Overall, there’s a lot of really enterprise-friendly options new in Yosemite that those who do larger-scale deployments of Yosemite will be interested in using!

Conclusion

Encrypting data in OS X can take on other forms as well. The keychains encrypt passwords and other objects. Additionally, you can still create encrypted dmgs and many file types have built in encryption as well. But the gist is that Apple encrypts a lot. They also sandbox a lot and with the addition of gatekeeper are code signing a lot. But encrypting volumes and disks is mostly about physical security, which these types of encryption provide a substantial solution for.

While all this security might seem like a lot, it’s been in Apple’s DNA for a long time and really security is about layers and the Mac Systems Administrator batbelt needs a lot of items to allow us to adapt to the changing landscape of security threats. OS X is becoming a little more like iOS as can be expected and so I would suspect that encryption will become more and more transparent as time goes on. Overall, the options allow encrypting every piece of data that goes anywhere near a system. The mechanisms with which data is now encrypted are secure, as is the data at rest. Once data is decrypted, features like Gatekeeper and the application layer firewall supplement traditional network encryption to keep well secured.

iPhone Mac OS X Mac OS X Server Mac Security Mass Deployment

Using The Profiles Command In Yosemite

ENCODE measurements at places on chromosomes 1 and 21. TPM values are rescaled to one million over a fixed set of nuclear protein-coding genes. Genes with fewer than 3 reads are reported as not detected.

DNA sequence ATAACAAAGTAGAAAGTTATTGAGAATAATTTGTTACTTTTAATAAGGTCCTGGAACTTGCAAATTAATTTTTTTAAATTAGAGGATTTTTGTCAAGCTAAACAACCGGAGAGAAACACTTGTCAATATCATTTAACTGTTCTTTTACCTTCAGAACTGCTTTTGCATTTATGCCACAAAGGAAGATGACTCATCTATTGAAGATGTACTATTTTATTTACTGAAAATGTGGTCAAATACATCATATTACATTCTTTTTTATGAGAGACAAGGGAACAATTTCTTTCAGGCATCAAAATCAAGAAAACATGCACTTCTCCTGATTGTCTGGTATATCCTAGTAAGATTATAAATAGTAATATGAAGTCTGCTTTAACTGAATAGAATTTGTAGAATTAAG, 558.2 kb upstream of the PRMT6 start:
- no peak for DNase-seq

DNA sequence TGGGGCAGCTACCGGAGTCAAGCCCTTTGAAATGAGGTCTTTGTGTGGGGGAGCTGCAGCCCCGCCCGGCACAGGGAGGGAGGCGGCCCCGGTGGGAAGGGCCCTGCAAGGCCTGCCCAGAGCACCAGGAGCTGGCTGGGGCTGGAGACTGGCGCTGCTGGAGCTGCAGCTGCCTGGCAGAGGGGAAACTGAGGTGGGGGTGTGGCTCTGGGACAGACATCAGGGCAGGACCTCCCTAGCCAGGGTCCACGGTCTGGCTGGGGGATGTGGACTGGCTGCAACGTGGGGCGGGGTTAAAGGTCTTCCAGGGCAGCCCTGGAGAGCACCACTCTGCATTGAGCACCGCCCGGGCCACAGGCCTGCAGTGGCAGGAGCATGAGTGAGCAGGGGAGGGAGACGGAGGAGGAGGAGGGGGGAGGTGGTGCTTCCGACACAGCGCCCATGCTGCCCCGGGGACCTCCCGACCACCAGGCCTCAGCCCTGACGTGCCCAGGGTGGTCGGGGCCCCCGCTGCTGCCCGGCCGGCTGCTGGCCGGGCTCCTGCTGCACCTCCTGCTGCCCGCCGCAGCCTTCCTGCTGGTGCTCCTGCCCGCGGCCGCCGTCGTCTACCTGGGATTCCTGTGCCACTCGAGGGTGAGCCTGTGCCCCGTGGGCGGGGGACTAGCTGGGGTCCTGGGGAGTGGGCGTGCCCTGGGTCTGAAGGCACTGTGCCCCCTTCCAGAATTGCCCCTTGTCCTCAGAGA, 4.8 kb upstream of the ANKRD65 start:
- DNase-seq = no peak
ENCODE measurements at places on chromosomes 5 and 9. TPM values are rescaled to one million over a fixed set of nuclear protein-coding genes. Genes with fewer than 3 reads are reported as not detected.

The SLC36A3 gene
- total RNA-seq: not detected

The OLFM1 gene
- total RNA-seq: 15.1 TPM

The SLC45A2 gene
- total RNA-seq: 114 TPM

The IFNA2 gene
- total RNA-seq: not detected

You can export profiles from Apple Configurator or Profile Manager (or some of the 3rd party MDM tools). You can then install profiles by just opening them and installing. Once profiles are installed on a Mac, mdmclient, a binary located in /usr/libexec will process changes such as wiping a system that has been FileVaulted (note you need to FileVault if you want to wipe an OS X Lion client computer). /System/Library/LaunchDaemons and /System/Library/LaunchAgents has a mdmclient daemon and agent respectively that start it up automatically.

To script profile deployment, administrators can add and remove configuration profiles using the new /usr/bin/profiles command. To see all profiles, aggregated, use the profiles command with just the -P option:

/usr/bin/profiles -P

As with managed preferences (and piggy backing on managed preferences for that matter), configuration profiles can be assigned to users or computers. To see just user profiles, use the -L option:

/usr/bin/profiles -L

You can remove all profiles using -D:

/usr/bin/profiles -D

The -I option installs profiles and the -R removes profiles. Use -p to indicate the profile is from a server or -F to indicate it’s source is a file. To remove a profile:

/usr/bin/profiles -R -F /tmp/HawkeyesTrickshot.mobileconfig

To remove one from a server:

/usr/bin/profiles -R -p com.WestCoastAvengers.HawkeyesTrickshot

The following installs HawkeyesTrickshot.mobileconfig from /tmp:

/usr/bin/profiles -I -F /tmp/HawkeyesTrickshot.mobileconfig

If created in Profile Manager:

/usr/bin/profiles -I -p com.WestCoastAvengers.HawkeyesTrickshot